The Mossad views its challenge as presenting the Biden administration with the evidence in order to get it to internalize the new intelligence Israel seized from under Iran’s nose in January 2018, and which 2015-2016 Obama era officials never got to see.

In prior reports, the Post noted sources close to Cohen discussing the first moments when he gave this new intelligence to US Secretary of State Mike Pompeo and CIA Director Gina Haspel in 2018.

Cohen would now like to repeat this moment with new officials such as incoming US national security advisor Jake Sullivan and incoming US secretary of state Tony Blinken.

It is one thing for those officials to say that even though they know Iran cannot be trusted, the US can still return to the 2015 nuclear deal as long as the IAEA verifies compliance (and maybe without filling all the holes Israel is concerned about).

But will incoming Biden officials’ views change once they see all of the raw intelligence about the five nuclear weapons and the already prepared underground nuclear test sites?

Will they change their views when they see the full picture of Iranian nuclear violations since 2018?

It is one thing to hear this week’s news reports about Iran enriching uranium to the 20% level. Yet, it is quite another thing to get the nitty-gritty details about how much closer this brings them to a nuclear weapon, as the Mossad will provide.
It is also noteworthy how easy it was for Iran to get back to this point despite the nuclear deal.

Incidentally, though there is high concern about Iran’s jump to 20% enrichment, the tone in the intelligence and defense establishment still has not reached the level of needing to get ready for a preemptive strike.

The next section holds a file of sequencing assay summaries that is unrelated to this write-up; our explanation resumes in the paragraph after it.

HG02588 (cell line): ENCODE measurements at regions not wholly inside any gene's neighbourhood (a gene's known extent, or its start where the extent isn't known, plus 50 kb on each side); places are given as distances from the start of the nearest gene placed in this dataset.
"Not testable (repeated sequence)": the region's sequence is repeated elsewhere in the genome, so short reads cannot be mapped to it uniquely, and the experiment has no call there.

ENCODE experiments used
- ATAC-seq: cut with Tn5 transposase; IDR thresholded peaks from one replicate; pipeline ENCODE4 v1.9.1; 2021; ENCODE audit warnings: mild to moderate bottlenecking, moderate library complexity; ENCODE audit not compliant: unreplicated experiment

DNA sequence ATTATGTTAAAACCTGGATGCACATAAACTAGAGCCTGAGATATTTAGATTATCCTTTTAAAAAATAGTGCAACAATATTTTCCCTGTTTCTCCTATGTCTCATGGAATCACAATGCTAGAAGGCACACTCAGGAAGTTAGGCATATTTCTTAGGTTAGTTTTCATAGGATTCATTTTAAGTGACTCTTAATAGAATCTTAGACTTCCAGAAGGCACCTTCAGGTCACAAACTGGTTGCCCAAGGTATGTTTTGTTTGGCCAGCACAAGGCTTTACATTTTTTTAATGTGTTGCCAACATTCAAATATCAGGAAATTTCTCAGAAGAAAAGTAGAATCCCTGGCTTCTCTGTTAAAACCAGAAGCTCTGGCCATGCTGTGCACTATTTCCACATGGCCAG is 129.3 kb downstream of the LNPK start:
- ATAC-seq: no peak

All eyes will be on Iran about whether it follows through with a possible threat in February to reduce cooperation with IAEA inspectors, which would end public oversight of the nuclear program.

Israeli intelligence does not know what Biden officials will decide going forward. But they believe they must use their chance to try to convince the incoming administration that any new deal must be substantially improved on a variety of issues.

UNDOUBTEDLY, WHAT Biden decides will frame much of how Cohen’s legacy is interpreted.

But Cohen and the Mossad also do not choose US leaders or policy. So reviewing whether they have succeeded must start with what they did based on the hand they were dealt.

In analyzing the issue, first Cohen and the Mossad need to be given obvious points of credit.

Cohen is credited on the record with personally conceiving of and managing the now mythic seizure of the Islamic Republic’s secret nuclear files in January 2018 from the Shirobad area, the heart of Tehran itself.